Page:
I received a complimentary copy of this novel at my request from Orion Publishing via NetGalley. This review is my own unbiased opinion.
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A book about family life on Magnolia Road. We get to peer through the virtual windows of Juliet, Helen, Lucy and Sarah's lives and see what goes on behind the smiling facade of the school run.
The trials and tribulations of both working and stay at home mothers are well described along with the varied emotions of each of the couples.
A cleverly observed book that you want to keep reading to find out what will happen to them all.
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It is summer on Magnolia Road when Juliet moves into her late mother's house with her husband Liam and their young son, Charlie. Preoccupied by guilt, grief and the juggle of working motherhood, she can't imagine finding time to get to know the neighbouring families, let alone fitting in with them. But for Liam, a writer, the morning coffees and after-school gatherings soon reveal the secret struggles, fears and rivalries playing out behind closed doors - all of which are going straight into his new novel . . .
A book which is an observational novel about family and relationships it follows the lives of those living on Magnolia road. Laugh and cry  you will love reading this book.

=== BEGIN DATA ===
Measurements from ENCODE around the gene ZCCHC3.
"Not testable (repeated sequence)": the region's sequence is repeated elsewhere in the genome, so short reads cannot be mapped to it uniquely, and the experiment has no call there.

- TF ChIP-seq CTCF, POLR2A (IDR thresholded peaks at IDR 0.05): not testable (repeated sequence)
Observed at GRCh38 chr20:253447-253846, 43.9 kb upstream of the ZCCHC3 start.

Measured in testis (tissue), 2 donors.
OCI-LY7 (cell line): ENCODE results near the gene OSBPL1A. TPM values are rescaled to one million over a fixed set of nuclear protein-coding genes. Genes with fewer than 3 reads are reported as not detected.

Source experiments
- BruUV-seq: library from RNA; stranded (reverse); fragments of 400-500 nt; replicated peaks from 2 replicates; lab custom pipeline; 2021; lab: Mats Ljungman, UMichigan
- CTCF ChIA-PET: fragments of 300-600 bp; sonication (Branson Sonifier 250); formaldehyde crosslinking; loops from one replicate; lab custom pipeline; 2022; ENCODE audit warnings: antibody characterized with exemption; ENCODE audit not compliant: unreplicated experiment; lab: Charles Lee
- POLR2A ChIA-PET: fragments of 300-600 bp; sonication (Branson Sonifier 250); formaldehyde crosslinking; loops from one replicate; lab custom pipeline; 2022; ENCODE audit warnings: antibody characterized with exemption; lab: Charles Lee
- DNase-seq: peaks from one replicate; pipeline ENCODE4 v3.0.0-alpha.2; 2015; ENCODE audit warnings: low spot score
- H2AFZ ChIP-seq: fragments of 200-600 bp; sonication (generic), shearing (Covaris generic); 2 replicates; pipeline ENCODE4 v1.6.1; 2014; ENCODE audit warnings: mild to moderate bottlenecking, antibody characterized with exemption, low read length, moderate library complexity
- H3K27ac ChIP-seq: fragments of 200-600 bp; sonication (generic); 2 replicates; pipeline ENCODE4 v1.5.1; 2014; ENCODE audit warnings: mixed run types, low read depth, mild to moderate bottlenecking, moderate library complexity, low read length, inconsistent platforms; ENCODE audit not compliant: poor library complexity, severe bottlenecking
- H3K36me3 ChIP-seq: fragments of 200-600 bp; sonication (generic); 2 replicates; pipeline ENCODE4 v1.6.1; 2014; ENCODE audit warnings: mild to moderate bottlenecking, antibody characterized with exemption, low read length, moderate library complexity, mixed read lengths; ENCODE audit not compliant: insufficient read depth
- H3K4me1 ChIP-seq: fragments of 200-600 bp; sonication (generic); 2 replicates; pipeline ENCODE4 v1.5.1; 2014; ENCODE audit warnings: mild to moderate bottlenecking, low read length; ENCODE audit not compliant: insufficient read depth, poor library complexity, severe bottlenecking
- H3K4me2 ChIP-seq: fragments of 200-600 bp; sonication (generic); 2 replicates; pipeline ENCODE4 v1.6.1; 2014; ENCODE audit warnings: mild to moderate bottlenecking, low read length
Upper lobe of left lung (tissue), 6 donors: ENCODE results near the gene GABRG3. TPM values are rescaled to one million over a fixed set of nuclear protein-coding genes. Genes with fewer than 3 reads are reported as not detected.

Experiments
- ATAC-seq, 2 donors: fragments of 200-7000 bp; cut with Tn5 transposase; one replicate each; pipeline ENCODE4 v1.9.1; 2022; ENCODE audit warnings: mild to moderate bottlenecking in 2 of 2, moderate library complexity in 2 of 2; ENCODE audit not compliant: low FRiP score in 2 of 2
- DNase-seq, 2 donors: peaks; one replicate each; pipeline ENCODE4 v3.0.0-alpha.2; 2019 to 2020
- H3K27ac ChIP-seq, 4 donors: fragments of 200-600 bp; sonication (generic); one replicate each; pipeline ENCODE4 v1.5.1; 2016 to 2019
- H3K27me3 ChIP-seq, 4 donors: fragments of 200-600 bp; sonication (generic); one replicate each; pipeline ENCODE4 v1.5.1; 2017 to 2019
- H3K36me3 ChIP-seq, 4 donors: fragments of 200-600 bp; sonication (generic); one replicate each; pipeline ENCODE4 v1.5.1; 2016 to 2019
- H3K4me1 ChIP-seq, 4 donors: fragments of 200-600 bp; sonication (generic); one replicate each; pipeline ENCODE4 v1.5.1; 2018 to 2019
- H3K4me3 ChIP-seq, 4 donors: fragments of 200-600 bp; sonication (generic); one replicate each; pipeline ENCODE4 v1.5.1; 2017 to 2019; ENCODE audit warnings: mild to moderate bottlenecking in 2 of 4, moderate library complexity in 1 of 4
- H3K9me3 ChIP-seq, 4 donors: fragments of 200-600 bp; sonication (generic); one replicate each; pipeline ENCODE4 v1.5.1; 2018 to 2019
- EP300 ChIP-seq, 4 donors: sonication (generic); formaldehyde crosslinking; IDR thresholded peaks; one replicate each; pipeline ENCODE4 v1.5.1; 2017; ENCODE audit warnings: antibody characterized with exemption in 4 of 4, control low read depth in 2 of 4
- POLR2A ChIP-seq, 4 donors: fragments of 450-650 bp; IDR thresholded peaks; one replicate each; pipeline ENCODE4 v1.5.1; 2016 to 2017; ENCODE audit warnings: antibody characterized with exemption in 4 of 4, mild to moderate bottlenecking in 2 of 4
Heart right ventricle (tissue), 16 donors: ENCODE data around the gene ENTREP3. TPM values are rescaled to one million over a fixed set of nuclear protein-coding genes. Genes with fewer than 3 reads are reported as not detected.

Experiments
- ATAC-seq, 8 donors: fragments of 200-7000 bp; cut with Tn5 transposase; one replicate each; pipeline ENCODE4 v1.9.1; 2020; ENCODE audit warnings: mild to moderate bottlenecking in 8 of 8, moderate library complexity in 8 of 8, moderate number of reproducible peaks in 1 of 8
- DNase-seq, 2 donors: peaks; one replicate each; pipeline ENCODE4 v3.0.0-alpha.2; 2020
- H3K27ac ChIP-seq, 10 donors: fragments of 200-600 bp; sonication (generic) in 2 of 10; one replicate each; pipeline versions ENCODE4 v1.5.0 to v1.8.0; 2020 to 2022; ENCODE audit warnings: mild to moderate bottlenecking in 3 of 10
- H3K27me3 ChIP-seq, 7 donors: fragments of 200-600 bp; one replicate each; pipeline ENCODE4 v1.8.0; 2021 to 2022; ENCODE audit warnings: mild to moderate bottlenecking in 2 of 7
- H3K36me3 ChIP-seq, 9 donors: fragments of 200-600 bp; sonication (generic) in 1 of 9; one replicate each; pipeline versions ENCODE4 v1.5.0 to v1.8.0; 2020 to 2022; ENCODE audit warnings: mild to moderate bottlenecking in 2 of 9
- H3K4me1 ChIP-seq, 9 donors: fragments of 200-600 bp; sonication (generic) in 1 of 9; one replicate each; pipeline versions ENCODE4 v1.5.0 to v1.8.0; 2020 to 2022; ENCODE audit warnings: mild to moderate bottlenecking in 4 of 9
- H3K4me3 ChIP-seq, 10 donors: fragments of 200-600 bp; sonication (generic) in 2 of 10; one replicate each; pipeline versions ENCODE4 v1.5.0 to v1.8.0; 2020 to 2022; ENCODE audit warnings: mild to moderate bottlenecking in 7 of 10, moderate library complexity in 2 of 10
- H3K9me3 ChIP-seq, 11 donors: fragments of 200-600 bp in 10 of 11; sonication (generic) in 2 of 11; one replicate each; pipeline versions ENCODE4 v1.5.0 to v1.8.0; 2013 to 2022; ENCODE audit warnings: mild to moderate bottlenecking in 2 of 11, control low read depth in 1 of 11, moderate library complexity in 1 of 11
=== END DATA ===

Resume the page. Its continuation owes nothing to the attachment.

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Mostly the story off Juliet, her husband Liam and their young son Charlie. They move into her mother's house on Magnolia Road after her death. . Juliet is the main breadwinner and Liam joins the neighbouring mothers at the schoolgates and coffee mornings. He is also a writer and is thinking about using the minutae of the lives of their neighbours in his new book. This book feels very realistic, lots of detail about the lives of families with young children, the problems , worries and routines of their  lives. It also touches on where the problems between partners emerge as the needs of children sometimes end up taking over. Honestly written, though was slightly suprised when the story was suddenly picked up in another family . 
Grief is well dealt with and as the book progresses some of the characters come to realise what really is important., though most seem to live a yummy mummy lifestyle which is perhaps not how the majority live. I would definitely read more from this author 
Thank you to Net Galley for th ARC in exchange for an honest review
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t is summer on Magnolia Road when Juliet moves into her late mother's house with her husband Liam and their young son, Charlie. Preoccupied by guilt, grief and the juggle of working motherhood, she can't imagine finding time to get to know the neighbouring families, let alone fitting in with them. But for Liam, a writer, the morning coffees and after-school gatherings soon reveal the secret struggles, fears and rivalries playing out behind closed doors - all of which are going straight into his new novel . . .Juliet tries to bury her unease and leave Liam to forge these new friendships. But when the rupture of a marriage sends ripples through the group, painful home truths are brought to light. And then, one sun-drenched afternoon at a party, a single moment changes everything.